Special session arguments focus on notice, instruction
By GARY D. ROBERTSON
Feb. 21, 2018
RALEIGH, N.C. (AP) — Arguments over the legitimacy of a December 2016 special legislative session called by North Carolina Republicans centered Wednesday on what "adequate notice" and the constitutional right for state residents to "instruct" their legislators mean.
A panel of three Superior Court judges heard from lawyers for government reform group Common Cause and 10 state residents who argue the session was illegal. The judges also heard from state attorneys who said GOP legislative leaders followed the rules in calling themselves to work.
The panel didn't immediately rule after a two-hour hearing on a request to declare the session unconstitutional, voiding the session's activities, or another motion to uphold its legality. The resulting decision is likely to be appealed.
The laws approved by the GOP-controlled General Assembly during that three-day session tilted the balance of power toward the legislative branch and away from Democratic Gov. Roy Cooper just two weeks before he was sworn in. The approved legislation led to separate lawsuits by Cooper, who had just narrowly defeated GOP Gov. Pat McCrory.
The lawsuit before the judges Wednesday takes a different approach by focusing on the legislative process that created the laws.
The session began the same day a separate "extra" session on Hurricane Matthew relief called by McCrory ended. The plaintiffs said GOP legislators deliberately hid their intentions by giving just two hours' notice before starting the session, even though requests seeking signatures necessary from House and Senate members to call the session were dated a day or two earlier.
Burton Craige, a lawyer for those who sued, told the judges the legislators' actions crushed his clients' rights to due process. He also said it blocked their right to "instruct their representatives," which has been enshrined in the state constitution since 1776.
The legislative leaders "gave citizens no advance notice that the ... session would be called and no notice of the subjects that would be addressed," Craige said. "What defendants did was undemocratic, unprecedented and unconstitutional."
But the judges pressed Craige to estimate how much time would be needed during an era of electronic communications and easy travel for a sufficient amount of notice. Craige avoided a definite time but said the case was an extreme situation that was plainly unlawful.
During questions, Superior Court Judge Marty McGee suggested the legislature may not have to explain publicly why it's returning to Raleigh for a special session. While the constitution requires the governor to describe the purpose for calling the General Assembly back, such language is absent from the provision in the constitution allowing the legislature to reconvene itself.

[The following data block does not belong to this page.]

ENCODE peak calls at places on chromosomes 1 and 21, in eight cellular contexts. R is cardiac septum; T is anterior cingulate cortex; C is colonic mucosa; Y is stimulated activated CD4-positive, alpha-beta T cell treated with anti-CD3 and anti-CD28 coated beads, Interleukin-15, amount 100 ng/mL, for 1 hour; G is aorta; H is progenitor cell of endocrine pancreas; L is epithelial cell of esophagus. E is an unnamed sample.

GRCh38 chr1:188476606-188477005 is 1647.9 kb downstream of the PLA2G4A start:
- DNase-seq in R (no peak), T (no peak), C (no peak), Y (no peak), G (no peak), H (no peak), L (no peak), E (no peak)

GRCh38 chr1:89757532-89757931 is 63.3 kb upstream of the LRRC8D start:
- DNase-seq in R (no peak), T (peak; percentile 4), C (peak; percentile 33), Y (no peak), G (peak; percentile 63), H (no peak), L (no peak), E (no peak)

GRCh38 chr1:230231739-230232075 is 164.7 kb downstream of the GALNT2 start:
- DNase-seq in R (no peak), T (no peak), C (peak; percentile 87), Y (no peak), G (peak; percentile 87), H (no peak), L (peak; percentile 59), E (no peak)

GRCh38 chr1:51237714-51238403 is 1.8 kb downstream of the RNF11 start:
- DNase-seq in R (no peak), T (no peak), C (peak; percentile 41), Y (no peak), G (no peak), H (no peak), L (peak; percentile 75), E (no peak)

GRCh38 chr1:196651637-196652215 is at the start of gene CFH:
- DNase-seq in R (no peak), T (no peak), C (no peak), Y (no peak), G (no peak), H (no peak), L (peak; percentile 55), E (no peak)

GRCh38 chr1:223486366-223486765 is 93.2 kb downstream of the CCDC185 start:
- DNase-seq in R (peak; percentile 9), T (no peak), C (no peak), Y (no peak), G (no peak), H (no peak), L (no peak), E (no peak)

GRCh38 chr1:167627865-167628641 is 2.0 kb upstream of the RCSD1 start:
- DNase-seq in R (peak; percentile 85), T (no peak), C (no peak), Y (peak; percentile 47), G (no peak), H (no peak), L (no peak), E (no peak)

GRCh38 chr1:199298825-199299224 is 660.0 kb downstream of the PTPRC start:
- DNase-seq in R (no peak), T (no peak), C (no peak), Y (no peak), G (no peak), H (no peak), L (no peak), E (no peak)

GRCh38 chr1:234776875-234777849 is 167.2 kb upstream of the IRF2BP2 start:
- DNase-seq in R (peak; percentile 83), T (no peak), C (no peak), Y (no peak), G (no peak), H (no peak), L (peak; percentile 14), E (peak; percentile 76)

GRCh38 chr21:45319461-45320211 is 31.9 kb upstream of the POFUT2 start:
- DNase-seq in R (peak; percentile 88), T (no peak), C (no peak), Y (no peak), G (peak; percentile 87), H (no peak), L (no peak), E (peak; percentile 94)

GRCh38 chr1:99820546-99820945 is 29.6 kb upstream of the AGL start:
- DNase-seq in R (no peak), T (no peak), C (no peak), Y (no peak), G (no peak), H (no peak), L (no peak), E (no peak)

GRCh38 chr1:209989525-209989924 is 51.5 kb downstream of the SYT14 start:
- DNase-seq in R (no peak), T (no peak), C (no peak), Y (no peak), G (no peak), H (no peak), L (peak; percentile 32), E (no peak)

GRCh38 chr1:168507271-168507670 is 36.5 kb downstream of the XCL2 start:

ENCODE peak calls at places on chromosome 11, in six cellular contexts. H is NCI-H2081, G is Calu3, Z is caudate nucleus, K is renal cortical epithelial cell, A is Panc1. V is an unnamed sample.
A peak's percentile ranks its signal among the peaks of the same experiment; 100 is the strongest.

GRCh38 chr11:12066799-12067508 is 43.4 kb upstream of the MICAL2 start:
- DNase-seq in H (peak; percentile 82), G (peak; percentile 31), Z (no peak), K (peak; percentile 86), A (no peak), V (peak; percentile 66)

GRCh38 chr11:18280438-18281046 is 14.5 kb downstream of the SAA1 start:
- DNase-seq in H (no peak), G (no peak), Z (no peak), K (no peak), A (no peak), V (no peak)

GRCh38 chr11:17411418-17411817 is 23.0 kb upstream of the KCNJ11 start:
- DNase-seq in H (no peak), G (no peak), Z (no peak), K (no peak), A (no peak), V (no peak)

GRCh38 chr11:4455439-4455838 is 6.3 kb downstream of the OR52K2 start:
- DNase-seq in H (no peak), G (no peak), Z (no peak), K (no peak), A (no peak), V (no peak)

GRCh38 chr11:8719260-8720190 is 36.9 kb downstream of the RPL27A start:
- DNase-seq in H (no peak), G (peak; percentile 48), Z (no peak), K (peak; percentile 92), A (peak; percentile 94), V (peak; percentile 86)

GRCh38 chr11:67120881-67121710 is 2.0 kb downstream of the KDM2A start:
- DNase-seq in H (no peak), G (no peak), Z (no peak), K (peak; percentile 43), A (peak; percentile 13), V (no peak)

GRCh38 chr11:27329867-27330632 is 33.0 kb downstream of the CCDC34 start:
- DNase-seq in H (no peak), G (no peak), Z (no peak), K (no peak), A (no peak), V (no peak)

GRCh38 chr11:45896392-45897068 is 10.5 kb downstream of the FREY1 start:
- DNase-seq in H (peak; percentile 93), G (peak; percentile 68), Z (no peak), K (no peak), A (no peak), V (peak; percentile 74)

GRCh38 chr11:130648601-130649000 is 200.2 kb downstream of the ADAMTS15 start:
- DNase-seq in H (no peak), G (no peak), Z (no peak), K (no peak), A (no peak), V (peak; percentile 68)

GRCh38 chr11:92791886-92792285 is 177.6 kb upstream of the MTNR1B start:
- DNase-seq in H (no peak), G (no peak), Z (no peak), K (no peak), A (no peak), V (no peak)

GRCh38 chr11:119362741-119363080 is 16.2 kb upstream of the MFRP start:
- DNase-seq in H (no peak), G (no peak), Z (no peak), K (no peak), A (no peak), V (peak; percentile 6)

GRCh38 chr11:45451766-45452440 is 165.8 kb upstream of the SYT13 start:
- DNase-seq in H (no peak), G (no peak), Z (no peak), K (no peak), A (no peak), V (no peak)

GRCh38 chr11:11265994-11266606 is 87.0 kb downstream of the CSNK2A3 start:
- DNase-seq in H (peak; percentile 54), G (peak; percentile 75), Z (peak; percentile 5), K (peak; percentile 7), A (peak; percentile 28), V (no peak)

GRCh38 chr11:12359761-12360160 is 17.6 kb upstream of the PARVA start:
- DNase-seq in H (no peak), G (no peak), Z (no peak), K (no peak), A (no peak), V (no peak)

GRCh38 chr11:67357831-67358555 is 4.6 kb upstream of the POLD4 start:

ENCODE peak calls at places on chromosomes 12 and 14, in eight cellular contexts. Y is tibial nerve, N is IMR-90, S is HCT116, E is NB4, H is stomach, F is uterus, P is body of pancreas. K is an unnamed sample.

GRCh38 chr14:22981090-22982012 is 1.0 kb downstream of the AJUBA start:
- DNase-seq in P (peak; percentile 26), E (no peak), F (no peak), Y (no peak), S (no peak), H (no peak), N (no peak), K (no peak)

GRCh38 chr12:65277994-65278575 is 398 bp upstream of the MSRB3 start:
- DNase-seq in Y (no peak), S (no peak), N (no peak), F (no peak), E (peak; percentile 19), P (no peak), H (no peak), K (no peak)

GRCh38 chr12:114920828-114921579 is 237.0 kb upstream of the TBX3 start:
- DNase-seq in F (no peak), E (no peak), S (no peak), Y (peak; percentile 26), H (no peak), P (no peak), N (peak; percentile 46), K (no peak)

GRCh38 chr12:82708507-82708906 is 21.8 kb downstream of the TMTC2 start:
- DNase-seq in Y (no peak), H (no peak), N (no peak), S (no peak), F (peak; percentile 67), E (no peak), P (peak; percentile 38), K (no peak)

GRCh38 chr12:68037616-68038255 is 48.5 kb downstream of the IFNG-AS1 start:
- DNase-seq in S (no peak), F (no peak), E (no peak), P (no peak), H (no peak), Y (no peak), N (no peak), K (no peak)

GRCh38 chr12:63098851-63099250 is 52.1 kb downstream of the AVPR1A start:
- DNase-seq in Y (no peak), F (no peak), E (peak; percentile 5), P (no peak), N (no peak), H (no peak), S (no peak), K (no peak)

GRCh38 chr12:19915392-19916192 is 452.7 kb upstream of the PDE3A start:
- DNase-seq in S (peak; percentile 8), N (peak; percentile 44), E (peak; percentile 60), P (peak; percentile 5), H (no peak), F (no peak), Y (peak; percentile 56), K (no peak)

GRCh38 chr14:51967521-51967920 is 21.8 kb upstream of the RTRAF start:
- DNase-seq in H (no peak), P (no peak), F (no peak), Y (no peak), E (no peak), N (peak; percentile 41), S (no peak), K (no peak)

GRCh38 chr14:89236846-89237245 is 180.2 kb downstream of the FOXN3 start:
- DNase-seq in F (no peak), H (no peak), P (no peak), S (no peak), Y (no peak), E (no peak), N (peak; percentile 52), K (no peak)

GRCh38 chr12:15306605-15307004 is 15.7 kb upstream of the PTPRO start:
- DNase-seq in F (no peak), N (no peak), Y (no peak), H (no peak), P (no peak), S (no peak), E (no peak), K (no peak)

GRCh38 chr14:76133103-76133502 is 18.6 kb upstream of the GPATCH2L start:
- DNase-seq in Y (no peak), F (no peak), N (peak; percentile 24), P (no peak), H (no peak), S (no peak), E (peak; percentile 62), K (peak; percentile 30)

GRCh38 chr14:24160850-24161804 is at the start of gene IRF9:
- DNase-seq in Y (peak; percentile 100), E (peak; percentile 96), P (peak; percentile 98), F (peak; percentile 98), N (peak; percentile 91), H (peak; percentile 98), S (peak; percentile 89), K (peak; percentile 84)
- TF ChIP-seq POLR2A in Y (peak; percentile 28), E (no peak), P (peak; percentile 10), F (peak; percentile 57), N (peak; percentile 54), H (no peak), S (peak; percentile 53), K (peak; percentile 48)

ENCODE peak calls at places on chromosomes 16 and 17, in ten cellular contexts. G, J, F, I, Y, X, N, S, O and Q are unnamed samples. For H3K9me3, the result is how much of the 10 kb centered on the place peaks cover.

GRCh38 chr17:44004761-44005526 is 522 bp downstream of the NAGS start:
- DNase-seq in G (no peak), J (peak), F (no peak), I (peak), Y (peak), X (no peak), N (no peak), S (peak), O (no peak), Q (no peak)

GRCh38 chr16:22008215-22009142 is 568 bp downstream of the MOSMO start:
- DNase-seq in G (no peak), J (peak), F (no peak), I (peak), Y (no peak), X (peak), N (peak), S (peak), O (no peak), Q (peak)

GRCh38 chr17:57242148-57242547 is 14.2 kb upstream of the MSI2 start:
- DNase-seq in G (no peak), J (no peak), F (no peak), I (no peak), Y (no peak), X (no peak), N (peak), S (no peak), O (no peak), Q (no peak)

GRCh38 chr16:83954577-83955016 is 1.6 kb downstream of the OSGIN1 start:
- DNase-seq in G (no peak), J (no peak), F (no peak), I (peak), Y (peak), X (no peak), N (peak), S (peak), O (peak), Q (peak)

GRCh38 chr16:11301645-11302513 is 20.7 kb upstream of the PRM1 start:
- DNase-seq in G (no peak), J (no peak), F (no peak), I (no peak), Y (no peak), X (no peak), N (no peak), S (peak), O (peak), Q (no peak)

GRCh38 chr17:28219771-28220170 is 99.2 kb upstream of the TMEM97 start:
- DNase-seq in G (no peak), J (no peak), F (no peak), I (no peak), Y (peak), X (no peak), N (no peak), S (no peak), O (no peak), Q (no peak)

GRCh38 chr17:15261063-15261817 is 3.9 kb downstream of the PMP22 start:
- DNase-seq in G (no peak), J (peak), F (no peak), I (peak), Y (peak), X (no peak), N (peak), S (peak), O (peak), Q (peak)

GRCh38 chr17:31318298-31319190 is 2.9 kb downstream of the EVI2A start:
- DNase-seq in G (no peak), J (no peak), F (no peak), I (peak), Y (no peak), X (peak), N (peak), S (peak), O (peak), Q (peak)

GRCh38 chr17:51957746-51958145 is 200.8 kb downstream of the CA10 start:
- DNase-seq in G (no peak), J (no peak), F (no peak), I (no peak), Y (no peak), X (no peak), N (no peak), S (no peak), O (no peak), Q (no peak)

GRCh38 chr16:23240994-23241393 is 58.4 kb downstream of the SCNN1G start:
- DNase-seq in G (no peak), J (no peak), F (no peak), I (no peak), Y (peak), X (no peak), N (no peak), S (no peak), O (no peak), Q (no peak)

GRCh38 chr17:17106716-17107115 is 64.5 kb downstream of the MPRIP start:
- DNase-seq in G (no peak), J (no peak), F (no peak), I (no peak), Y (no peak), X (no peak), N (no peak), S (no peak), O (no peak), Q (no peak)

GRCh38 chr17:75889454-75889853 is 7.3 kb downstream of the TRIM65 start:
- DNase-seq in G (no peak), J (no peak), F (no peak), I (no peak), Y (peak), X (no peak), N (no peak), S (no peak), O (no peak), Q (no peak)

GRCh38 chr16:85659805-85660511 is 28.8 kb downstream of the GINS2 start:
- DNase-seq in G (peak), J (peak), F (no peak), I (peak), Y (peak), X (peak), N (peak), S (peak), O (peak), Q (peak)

"Where would I point to to say there's clear guidance here that notice has to be given what they're going to do, and how long does that notice have to be?" McGee asked.
The laws approved during the session subjected Cooper's Cabinet to Senate confirmation, made appeals court elections officially partisan races and moved powers from the State Board of Education to the state schools superintendent. Other changes shifting control over administering elections and reducing the number of employees Cooper could hire compared to McCrory already were struck down due to Cooper's own litigation.
Hundreds demonstrated loudly at the Legislative Building against GOP actions over the three-day session, leading to dozens of arrests. The protests and media attention showed the public had enough notice about the session and to learn about the proposed legislation, according to a legal brief filed for Senate leader Phil Berger, House Speaker Tim Moore and Lt. Gov. Dan Forest, the Senate's presiding officer.
Matthew Tulchin, a special deputy attorney general representing the legislative leaders, told the judges the plaintiffs are seeking an extreme reading of the constitutional language.
Tulchin said those who sued want the right to instruct representatives to mean every citizen "has a right to have advance notice of legislative sessions, the right to review legislation that's presented and has the right to communicate with their legislators before ... bills are enacted."
But Superior Court Judge Wayland Sermons told Tulchin the "instruct" language is in the constitution for a reason: "If it doesn't mean that, it has to have some purpose." Tulchin responded that citizens also can "instruct their representatives" by whether they vote for them at the ballot box.